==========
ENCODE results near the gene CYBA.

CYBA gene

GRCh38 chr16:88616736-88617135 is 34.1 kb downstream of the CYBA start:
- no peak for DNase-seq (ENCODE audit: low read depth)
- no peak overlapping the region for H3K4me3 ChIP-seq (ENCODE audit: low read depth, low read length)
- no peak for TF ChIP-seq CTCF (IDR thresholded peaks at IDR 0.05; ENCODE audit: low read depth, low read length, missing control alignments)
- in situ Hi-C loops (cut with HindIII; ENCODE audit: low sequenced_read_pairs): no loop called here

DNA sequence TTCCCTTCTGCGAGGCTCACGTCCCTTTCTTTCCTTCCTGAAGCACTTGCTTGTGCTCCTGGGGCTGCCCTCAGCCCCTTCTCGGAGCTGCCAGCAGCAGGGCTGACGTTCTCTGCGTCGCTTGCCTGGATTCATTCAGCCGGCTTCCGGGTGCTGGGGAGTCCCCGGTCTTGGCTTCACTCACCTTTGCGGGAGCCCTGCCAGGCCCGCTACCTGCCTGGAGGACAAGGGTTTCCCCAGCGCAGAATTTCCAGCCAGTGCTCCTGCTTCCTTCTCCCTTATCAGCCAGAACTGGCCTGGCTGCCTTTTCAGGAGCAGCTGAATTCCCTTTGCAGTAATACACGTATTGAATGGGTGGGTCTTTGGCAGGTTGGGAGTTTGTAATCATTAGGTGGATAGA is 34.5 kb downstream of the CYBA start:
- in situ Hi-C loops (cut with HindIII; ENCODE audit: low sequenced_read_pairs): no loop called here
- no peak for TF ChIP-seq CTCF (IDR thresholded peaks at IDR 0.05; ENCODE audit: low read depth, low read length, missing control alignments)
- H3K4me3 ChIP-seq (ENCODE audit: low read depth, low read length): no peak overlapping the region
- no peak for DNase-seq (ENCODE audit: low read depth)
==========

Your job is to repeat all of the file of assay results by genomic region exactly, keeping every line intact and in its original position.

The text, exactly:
ENCODE results near the gene CYBA.

CYBA gene

GRCh38 chr16:88616736-88617135 is 34.1 kb downstream of the CYBA start:
- no peak for DNase-seq (ENCODE audit: low read depth)
- no peak overlapping the region for H3K4me3 ChIP-seq (ENCODE audit: low read depth, low read length)
- no peak for TF ChIP-seq CTCF (IDR thresholded peaks at IDR 0.05; ENCODE audit: low read depth, low read length, missing control alignments)
- in situ Hi-C loops (cut with HindIII; ENCODE audit: low sequenced_read_pairs): no loop called here

DNA sequence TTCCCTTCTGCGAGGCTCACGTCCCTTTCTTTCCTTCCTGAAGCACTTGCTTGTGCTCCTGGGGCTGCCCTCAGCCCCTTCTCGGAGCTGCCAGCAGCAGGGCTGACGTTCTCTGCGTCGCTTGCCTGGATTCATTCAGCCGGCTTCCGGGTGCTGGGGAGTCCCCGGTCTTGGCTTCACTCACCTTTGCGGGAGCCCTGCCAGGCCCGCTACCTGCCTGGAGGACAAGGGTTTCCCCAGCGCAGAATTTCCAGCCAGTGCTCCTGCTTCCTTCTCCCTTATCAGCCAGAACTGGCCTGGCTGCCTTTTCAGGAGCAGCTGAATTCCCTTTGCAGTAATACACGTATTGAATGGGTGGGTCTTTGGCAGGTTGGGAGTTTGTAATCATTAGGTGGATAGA is 34.5 kb downstream of the CYBA start:
- in situ Hi-C loops (cut with HindIII; ENCODE audit: low sequenced_read_pairs): no loop called here
- no peak for TF ChIP-seq CTCF (IDR thresholded peaks at IDR 0.05; ENCODE audit: low read depth, low read length, missing control alignments)
- H3K4me3 ChIP-seq (ENCODE audit: low read depth, low read length): no peak overlapping the region
- no peak for DNase-seq (ENCODE audit: low read depth)